Doc Paget’s conclusions
Doc Paget published two summaries of his investigations into the tunnel system and the reasons why he felt that these tunnels could be a considered as a candidate for the Oracle of the Dead, said to be near Lake Avernus.
In the Footsteps of Orpheus:
- 1. Its situation, surrounded by the Cimmerian tunnels and argillae as described by Homer in the Odyssey.
- 2. The provision of the lamp niches, where there are none in all the other tunnels or argillae. The distribution of the lamp niches with 120 in the 408 feet of the entrance tunnel, 270, then no fewer than 400 set only a yard apart, in the inner 480 feet of galleries. This was not accidental, but is clear evidence that greater illumination and possibly more smoke effects, were desired in the inner recesses of the Oracle.
- 3. The clear evidence of technical design, and the fine workmanship in the cutting of the tunnels, the shape and dimensions being maintained very accurately.
- 4. The Inner Sanctuary corresponds with the reference by Ephorus and its similarity to the Etruscan house temples of the same date.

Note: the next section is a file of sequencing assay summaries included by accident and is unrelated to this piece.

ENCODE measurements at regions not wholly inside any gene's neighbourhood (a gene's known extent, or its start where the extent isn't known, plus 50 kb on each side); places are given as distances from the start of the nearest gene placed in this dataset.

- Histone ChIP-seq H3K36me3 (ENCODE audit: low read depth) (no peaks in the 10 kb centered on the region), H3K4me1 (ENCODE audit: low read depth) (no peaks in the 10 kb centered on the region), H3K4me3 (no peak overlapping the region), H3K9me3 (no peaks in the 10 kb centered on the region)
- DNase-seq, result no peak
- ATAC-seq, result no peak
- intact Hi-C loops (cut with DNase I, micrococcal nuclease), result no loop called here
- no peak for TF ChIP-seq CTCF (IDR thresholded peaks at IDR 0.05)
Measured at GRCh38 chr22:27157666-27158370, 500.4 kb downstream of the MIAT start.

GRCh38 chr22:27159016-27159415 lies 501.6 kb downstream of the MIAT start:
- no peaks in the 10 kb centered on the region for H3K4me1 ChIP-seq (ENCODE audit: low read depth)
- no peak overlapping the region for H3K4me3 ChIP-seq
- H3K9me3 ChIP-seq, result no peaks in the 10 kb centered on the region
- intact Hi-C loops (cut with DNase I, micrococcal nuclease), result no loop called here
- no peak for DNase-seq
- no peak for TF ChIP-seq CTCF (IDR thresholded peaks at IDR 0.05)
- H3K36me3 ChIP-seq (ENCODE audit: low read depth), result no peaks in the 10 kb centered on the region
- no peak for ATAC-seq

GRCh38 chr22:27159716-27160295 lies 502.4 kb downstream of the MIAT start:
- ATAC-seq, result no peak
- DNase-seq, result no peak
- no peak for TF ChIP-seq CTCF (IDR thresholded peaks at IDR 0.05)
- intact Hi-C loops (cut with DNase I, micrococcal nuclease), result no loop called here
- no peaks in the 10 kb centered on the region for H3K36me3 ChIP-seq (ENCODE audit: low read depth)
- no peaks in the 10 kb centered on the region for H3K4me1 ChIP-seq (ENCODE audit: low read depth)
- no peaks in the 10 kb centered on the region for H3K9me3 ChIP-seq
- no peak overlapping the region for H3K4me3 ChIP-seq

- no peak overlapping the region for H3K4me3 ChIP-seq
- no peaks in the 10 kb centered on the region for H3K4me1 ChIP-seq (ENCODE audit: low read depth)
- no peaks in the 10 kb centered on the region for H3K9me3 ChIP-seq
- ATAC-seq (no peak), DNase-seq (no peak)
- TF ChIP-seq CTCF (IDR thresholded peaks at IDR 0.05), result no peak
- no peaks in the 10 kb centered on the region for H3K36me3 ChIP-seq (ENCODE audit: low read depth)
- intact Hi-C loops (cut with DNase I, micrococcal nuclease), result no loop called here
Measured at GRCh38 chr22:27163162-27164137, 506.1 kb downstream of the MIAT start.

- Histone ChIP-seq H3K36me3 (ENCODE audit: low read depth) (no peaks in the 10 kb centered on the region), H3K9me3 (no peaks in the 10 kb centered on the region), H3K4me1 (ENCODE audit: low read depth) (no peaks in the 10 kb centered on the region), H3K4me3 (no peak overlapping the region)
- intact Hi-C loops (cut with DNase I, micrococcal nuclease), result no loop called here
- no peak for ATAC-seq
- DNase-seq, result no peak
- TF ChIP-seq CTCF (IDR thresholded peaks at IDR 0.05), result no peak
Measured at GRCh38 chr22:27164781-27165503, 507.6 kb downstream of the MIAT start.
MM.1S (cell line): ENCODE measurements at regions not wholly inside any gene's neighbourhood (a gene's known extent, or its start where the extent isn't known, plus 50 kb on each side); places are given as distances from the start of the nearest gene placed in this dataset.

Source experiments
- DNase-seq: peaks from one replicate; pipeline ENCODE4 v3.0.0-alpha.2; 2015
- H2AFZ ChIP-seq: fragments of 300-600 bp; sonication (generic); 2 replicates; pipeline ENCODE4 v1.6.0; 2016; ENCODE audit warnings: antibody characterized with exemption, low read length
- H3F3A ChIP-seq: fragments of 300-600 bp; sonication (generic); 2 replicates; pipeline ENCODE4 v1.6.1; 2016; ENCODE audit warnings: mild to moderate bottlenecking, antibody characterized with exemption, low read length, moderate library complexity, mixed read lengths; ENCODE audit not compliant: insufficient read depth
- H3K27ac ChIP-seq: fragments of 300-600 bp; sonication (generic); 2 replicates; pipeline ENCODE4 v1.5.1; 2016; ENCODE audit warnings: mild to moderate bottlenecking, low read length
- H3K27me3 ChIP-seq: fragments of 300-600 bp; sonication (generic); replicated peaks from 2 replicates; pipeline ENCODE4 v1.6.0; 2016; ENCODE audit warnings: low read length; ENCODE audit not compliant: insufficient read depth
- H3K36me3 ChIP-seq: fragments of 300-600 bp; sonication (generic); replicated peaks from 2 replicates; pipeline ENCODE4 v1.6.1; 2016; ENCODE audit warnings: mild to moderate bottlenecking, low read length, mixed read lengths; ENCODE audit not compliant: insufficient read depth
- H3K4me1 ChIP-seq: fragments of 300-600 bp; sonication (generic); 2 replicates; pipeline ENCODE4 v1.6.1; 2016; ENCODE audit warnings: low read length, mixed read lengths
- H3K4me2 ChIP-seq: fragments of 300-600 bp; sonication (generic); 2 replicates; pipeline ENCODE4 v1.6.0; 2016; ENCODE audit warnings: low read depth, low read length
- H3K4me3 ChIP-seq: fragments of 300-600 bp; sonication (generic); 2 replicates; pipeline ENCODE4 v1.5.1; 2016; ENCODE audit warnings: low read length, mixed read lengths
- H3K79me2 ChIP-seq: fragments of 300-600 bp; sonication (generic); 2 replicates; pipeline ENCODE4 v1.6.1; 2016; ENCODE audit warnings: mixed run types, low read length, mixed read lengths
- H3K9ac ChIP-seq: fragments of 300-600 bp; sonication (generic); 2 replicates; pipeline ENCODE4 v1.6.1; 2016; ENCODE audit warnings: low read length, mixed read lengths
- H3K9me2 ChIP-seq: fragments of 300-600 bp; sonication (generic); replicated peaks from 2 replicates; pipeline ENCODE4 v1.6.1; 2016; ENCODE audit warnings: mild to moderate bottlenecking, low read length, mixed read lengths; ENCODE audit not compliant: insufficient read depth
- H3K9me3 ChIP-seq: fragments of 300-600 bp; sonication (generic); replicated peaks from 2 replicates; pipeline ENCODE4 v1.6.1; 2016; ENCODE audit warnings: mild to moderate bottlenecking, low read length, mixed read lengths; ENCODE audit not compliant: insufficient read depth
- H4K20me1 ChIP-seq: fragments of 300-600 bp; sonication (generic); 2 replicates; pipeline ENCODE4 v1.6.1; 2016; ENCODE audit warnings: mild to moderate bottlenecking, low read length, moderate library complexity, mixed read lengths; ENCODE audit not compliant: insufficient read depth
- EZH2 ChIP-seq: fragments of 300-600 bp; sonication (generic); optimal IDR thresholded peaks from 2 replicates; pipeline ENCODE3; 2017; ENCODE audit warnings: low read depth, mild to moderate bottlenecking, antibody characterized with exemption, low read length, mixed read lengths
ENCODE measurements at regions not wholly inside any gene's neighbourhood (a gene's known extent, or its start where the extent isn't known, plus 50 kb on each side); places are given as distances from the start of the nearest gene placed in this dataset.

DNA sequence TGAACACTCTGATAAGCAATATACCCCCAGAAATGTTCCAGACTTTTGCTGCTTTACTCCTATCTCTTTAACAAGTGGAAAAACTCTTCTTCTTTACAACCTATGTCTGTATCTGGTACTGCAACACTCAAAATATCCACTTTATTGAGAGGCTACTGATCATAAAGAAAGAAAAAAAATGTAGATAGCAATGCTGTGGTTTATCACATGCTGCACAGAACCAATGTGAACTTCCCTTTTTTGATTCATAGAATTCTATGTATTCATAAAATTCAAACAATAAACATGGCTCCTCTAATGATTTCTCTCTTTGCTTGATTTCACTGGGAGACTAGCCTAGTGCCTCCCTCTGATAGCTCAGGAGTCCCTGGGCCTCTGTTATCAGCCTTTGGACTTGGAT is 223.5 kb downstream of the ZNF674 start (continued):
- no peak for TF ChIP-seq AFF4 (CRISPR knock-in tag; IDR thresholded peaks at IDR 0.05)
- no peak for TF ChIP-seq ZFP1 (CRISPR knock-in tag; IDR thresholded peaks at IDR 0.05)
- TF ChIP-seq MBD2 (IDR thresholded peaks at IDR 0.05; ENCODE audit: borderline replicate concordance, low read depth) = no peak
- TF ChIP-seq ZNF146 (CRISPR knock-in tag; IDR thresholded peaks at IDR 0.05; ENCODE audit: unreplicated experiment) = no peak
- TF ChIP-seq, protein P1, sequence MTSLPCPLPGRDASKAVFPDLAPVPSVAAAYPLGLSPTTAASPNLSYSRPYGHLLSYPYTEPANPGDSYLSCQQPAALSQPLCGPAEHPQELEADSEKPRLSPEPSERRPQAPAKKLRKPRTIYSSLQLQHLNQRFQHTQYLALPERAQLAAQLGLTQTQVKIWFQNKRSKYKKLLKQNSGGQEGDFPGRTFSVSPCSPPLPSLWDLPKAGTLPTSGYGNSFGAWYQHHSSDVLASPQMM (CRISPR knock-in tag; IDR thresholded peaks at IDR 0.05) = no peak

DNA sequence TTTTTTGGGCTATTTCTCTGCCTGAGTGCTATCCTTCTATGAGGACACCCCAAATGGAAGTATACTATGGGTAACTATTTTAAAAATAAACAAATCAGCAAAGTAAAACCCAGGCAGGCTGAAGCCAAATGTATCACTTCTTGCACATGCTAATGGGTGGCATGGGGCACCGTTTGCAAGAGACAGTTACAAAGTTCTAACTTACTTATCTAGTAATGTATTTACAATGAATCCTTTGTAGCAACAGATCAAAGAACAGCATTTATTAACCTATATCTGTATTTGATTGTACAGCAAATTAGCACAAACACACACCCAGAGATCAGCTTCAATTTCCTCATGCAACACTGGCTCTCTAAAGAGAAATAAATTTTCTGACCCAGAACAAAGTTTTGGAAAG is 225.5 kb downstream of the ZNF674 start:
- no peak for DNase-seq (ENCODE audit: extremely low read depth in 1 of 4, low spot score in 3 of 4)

- 5. The suppression by Agrippa. The Inner Sanctuary was completely filled with earth. The stair up from the far landing was also filled to the level of the Sanctuary floor, a vertical rise of 20 feet. The Rise was similarly blocked, the length being 40 feet with the dog-leg. The bed of the water, also has been filled with rubble to a depth of at least 4 feet. The entire length of the North 120 was completely filled, throughout its 180 feet length. Three 20 foot long blocks were erected in South 120.
- 6. This was a tremendous operation. The 270 entrance tunnel is only 21 inches wide and there is no room for persons to pass anywhere except at the Dividing of the Ways. All this filling material was carried in from the surface in baskets. Calculation shows that some 700 cubic yards of earth were required for the work. The basket would hold about 40-50 pounds. No fewer than 30,000 man journeys were involved in the transport of all this material. The figures speak for themselves. They imply that Agrippa attached paramount importance to the operation. Why did he not just block the entrance to 270 under the temple? It seems certain that there was some psychological reason for doing the job the way he did.
- 6. The Oracle must have been a centre of pilgrimage. This requires a town to give the necessary supporting services, lodging, provision of food and sacrificial animals, with all the other incidentals of such activity. Nowhere in the vicinity of Avernus, except at Baiae is there such a town.
- 7. The 270 Entrance tunnel commences at the north-west corner of the temple. This was the quadrant of the ancient Cosmos, traditionally sacred to the Fates and the Deities of the Nether Regions. The significance is found in the famous bronze Liver found in an Etruscan tomb at Piacenza, which is an exposition of the Rules for Divination, as practised about the fourth century B.C.